FTSE Mib 22.201,24 +3,39%
FTSEurofirst 300 1.430,21 +3,57%
Euro STOXX 50 3.280,78 +3,47%
Dow Jones 16.654,77 +2,27%
S&P 1.987,66 +2,43%
Le borse europee sono attese in lieve rialzo in avvio.

Di seguito, i titoli inevidenza nella seduta del 28 agosto.

Il mercato After Hours è chiuso.

BANCHE – Migliorano ancora nei primi sette mesi dell’anno i dati del credito concesso dalle banche italiane, con la forte impennata dei nuovi mutui casa, la crescitadel 16% annuo dei nuovi prestiti alle imprese e con gli impieghi complessivi a famiglie e imprese che hanno interrotto il calo, segnando il miglior dato da aprile 2012. Lo dice l’Abi, in una nota in cui aggiorna i dati basati su un campionerappresentativo di banche (78 banche che rappresentano circa l’80% del mercato). (news)
Secondo il Sole 24 Ore il Cda di Pop Vicenza oggi dovrebbe dare il via libera a un aumento da 1,5 miliardi. In programma oggi anche il Cda di VenetoBanca.

FIAT CHRYSLER (FCA.MI) – L’attuale amministratore delegato di Ferrari, Amedeo Felisa, alla soglia dei 70 anni, potrebbe lasciare il posto prima della quotazione in borsa della società, portando Sergio Marchionne a ricoprire la doppia carica di presidente e AD. (news)
Secondo le stime di JD Power e LMC Automotive le vendite di nuove auto negli Stati Uniti dovrebbero mostrare un calo del 3,9% ad agosto rispetto allo stesso periodo di un anno prima. (news)

SAIPEM (SPM.MI) – Si è aggiudicata da Kuwait National Petroleum (Knpc) due contratti per i lavori di costruzione della nuova raffineria al-Zour, in Kuwait, dal valore di circa 1,3 miliardi di dollari di sua pertinenza. (news)

FERRAGAMO (SFER.MI) – Ha archiviato i primi sei mesi del 2015 con un incremento della redditività e del giro d’affari rispetto allo stesso periodo del 2014 e si aspetta ulteriore crescita nel resto dell’anno “in assenza di particolari turbative dimercato”. (news)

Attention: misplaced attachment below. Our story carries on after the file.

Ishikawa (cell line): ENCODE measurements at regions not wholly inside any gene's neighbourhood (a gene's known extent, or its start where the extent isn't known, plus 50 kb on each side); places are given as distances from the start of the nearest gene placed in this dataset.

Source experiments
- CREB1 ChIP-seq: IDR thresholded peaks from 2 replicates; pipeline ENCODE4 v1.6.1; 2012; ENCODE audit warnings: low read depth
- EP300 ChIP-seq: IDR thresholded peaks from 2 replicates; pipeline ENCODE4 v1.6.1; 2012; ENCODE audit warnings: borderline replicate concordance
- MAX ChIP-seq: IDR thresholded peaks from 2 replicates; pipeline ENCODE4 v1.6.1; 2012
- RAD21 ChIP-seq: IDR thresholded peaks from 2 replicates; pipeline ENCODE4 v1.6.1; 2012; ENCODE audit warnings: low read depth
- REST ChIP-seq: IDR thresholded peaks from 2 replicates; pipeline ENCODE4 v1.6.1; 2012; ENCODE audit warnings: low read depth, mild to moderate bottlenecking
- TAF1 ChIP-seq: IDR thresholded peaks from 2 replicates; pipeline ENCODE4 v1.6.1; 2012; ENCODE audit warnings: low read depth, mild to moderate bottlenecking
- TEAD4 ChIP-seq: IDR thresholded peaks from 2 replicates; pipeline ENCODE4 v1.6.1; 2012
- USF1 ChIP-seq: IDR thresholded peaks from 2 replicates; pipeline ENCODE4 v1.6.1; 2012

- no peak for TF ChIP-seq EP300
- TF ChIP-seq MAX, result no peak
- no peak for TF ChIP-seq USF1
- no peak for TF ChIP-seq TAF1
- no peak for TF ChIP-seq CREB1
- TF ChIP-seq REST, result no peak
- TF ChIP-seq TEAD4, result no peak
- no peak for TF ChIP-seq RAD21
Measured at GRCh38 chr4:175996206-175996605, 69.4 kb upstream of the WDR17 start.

Il gruppo, secondo il Cfo, è in grado di centrare le stime del mercato di una crescita dei ricavi 2015 a una singola cifra alta e quella di un Ebitda pari a circa 320 milioni. (news)

ATLANTIA (ATL.MI), SAVE (SAVE.MI), AEROPORTO DI BOLOGNA (ADB.MI), TOSCANA AEROPORTI (TYA.MI) – Malpensa, Roma e Venezia, sono i tre aeroporti internazionali che il piano nazionale del settore, approvato dal governo, ha individuato. (news)

WORLD DUTYFREE (WDF.MI) – Dufry ha acquisito sul mercato un ulteriore 1,98% del capitale, salendo poco oltre il 60%, in attesa di lanciare l’Opa obbligatoria conseguente all’acquisto del 50,1% della società del travel retail dalla famiglia Benetton.(news)

JUVENTUS (JUVE.MI), AS ROMA (ASR.MI) – I sorteggi di Champions League hanno riservato ai bianconeri un girone con Manchester City, Siviglia e Borussia Moenchengladbach, mentre i giallorossi se la vedranno con Barcellona,Bayer Leverkusen e Bate Borisov. (news)

IREN (IRE.MI) – Ha chiuso il primo semestre con un utile netto di 102,6 milioni di euro in crescita del 33,3% rispetto ai 77 milioni di un anno prima, mentre i ricavi sono stanzialmente stabili (+3,8%) a 1,579 miliardi contro 1,521 miliardi della prima metà del 2014. (news)